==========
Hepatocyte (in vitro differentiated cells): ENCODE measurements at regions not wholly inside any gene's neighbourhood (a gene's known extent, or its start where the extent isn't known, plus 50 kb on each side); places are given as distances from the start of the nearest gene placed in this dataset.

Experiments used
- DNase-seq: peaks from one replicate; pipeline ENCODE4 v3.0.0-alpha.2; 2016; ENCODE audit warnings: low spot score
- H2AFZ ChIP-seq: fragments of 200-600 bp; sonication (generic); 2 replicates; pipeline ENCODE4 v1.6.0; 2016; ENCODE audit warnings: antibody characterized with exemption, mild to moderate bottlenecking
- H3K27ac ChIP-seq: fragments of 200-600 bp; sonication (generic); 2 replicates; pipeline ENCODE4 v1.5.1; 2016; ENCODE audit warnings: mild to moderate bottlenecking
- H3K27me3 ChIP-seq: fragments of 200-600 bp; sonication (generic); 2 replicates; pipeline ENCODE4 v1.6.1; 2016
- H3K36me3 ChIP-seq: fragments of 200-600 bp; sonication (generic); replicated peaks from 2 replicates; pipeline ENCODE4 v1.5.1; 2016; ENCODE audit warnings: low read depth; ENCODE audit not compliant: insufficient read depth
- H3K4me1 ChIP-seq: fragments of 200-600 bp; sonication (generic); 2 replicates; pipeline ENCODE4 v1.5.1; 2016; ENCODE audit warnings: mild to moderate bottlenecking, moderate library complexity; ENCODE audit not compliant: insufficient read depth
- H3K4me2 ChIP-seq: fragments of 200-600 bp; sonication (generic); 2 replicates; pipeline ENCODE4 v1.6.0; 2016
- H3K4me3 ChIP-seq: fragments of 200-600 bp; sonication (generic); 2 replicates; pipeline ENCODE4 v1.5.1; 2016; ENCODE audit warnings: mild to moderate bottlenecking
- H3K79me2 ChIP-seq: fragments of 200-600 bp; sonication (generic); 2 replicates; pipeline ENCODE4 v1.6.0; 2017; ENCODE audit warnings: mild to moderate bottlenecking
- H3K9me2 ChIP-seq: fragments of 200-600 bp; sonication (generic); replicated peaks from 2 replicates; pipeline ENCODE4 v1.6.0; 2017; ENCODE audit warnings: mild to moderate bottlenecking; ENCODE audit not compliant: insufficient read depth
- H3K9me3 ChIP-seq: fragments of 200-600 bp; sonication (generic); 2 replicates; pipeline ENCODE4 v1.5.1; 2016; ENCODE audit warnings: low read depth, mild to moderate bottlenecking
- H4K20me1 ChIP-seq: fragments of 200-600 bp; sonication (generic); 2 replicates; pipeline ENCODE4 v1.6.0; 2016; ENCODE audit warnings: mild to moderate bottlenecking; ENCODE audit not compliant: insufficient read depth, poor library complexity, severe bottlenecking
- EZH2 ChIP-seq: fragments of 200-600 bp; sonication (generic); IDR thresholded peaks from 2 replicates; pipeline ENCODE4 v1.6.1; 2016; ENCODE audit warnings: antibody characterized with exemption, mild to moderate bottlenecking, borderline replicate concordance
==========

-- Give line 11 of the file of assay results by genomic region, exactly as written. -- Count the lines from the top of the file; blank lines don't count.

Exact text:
- H3K79me2 ChIP-seq: fragments of 200-600 bp; sonication (generic); 2 replicates; pipeline ENCODE4 v1.6.0; 2017; ENCODE audit warnings: mild to moderate bottlenecking